You can even run the first and last events on-site, with the first round taking place on-site at Silverstone during the Grand Prix weekend. Then the last round could be at the Gfinity Arena in London with the last race being double points, so it keeps things interesting and has people there to see the champion crowned. This would be better than simply running all events at the Gfinity Arena.
Event and Broadcast Format
Whether going from July to December or from the latter half of one year into the beginning half of the next, it’s not just the schedule but the format of the events themselves would receive a much needed overhaul. Starting off with.. qualifying.
Before 2020, the broadcast didn’t show the qualifying which they did rectify after fans called for it. As well as having a dedicated show for qualifying, it was switched from a short qualifying with just the single 18-minute session, to full Q1-Q2-Q3 knockout style qualifying.
The full qualifying honestly adds nothing and just isn’t that exciting. Instead the event format should be an 18-minute short qualifying followed shortly by a 50% distance race, then a small interlude before repeating the process. Also, another improvement would be to actually broadcast all of the races live. Marcel Kiefer let slip the worst kept secret in F1 Esports after a qualifying session back in 2020 that the races are not always broadcasted live.
Knowing the races have already run gives viewers a major feeling of disconnect. What’s more, the organisers always try to play it off like it’s live. For instance, they get the drivers to post their “in the moment” reactions by scheduling a tweet to be posted immediately after the viewers have seen it. Again, the Virtual Grand Prix races, league races and even F1 Esports Challengers run their races live, there is no excuse for the F1 Esports Pro Championship to not be showing their races live.
Anyway, let’s get back on topic. With qualifying being part of the main broadcast, that would mean the dedicated qualifying show is scrapped. To make up for it, what they could have instead is a post-race show exclusive to online viewers on Twitch, YouTube and Facebook where they analyse the event, interview drivers, going more in-depth.
Right now, they don’t do a great job with that on the broadcast because the presenters are left to fill for much of the show. However, once the races are done, they don’t have time to analyse it properly because the broadcast has to end. They even spend the majority of the Thursday pre-race broadcast analysing the two races from Wednesday, when all people want to do is watch that Thursday race!
Speaking of the people talking on the broadcast, this brings us onto our next point.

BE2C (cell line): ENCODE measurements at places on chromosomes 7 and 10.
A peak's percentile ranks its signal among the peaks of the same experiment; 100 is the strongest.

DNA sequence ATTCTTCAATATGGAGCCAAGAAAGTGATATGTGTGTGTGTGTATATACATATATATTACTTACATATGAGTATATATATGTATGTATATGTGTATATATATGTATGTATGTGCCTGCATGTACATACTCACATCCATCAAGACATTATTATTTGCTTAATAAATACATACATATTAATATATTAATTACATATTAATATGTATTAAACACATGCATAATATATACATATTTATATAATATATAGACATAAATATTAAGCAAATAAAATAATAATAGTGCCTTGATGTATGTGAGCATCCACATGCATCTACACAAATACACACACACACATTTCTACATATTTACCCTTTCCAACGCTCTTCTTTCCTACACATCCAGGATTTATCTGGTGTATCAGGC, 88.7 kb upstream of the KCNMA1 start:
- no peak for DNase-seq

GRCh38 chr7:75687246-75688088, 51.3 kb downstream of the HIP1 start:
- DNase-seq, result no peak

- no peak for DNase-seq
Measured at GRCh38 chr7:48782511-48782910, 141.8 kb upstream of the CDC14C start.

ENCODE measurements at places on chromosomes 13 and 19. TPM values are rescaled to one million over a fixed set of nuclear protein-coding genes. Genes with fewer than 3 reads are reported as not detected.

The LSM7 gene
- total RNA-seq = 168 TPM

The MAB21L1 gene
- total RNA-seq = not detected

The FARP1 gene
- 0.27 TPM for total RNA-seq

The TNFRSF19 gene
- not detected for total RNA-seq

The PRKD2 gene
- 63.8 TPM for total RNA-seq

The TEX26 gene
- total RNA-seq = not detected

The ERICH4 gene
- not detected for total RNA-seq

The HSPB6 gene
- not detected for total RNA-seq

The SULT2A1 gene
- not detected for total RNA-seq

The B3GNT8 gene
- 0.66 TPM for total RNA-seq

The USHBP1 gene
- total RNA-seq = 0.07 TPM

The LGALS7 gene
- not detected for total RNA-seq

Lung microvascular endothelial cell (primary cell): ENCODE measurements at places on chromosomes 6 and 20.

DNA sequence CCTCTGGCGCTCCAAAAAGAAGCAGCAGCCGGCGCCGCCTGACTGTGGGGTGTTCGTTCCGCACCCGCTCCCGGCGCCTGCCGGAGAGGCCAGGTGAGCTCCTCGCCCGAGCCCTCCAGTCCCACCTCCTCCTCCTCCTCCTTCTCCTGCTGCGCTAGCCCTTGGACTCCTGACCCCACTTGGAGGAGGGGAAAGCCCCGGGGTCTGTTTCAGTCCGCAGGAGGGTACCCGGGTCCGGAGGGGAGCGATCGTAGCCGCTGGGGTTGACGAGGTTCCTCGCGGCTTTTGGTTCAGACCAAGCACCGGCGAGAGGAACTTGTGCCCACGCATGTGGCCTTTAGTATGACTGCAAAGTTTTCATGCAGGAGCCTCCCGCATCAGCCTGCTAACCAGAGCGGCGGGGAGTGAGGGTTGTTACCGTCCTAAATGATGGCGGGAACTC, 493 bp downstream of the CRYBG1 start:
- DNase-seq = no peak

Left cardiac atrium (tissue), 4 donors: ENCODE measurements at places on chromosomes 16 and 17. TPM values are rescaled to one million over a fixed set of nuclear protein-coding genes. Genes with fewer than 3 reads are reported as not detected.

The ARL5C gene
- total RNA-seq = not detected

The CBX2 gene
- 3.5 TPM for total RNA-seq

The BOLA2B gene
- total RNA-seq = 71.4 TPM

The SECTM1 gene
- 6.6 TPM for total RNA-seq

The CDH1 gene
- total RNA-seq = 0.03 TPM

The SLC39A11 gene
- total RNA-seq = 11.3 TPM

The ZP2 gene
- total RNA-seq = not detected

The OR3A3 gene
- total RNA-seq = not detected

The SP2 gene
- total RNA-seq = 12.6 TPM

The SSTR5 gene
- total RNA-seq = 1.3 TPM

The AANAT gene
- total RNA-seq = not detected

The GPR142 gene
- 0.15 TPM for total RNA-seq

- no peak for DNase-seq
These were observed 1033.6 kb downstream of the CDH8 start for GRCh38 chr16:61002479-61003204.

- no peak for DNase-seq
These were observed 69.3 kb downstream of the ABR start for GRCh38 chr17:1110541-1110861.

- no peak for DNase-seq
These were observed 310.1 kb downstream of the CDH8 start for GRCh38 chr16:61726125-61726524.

A new perspective
As you could see in that video, Kiefer was talking to the broadcast team. This includes WTF1 presenter and F1 Esports commentator Matt Gallagher, BTCC driver Nic Hamilton and Channel 4 F1 commentator Alex Jacques. They’re just three of many people who are on the broadcast, which also includes Sky F1 presenter Natalie Pinkham, content creator Steph Wentworth and last but not least, our friend Tom Deacon who does a great job as host.
However there was always a missing element on that team, and that was the insight of an esports driver. Just like how you’ll find many former F1 drivers serving as pundits and analysts across all the Grand Prix broadcasts, the F1 Esports broadcast team need someone who is a former esports driver. Whilst Matt Gallagher does a great job providing some level of insight into the game, there’s only so much he can provide from an F1 gamer’s perspective.
Pretty crazy evening😂— Jaaames (@JaaamesBaldwin) October 27, 2021
GG to all the drivers tonight in F1 Esports👏🤝 pic.twitter.com/fs45CL9cju
This is why the inclusion of former F1 Esports driver James Baldwin on a couple of the broadcasts this year has been so appreciated. Baldwin raced in the series for McLaren Shadow last year, and by his own admission probably wasn’t best suited to the F1 game but has been consistently one of the top drivers across a multitude of sims. When he’s been on the F1 Esports broadcast, he has done a wonderful job giving us this insight that a professional esports racer has.
Now we are not saying to have Baldwin on the broadcast team full time, we would much prefer him racing so hopefully he gets back to British GT after the stellar year he’s had on the sidelines winning many virtual championships. Instead, we would draft in another former F1 Esports driver who called time on his competitive career a few years ago: Harrison Jacks.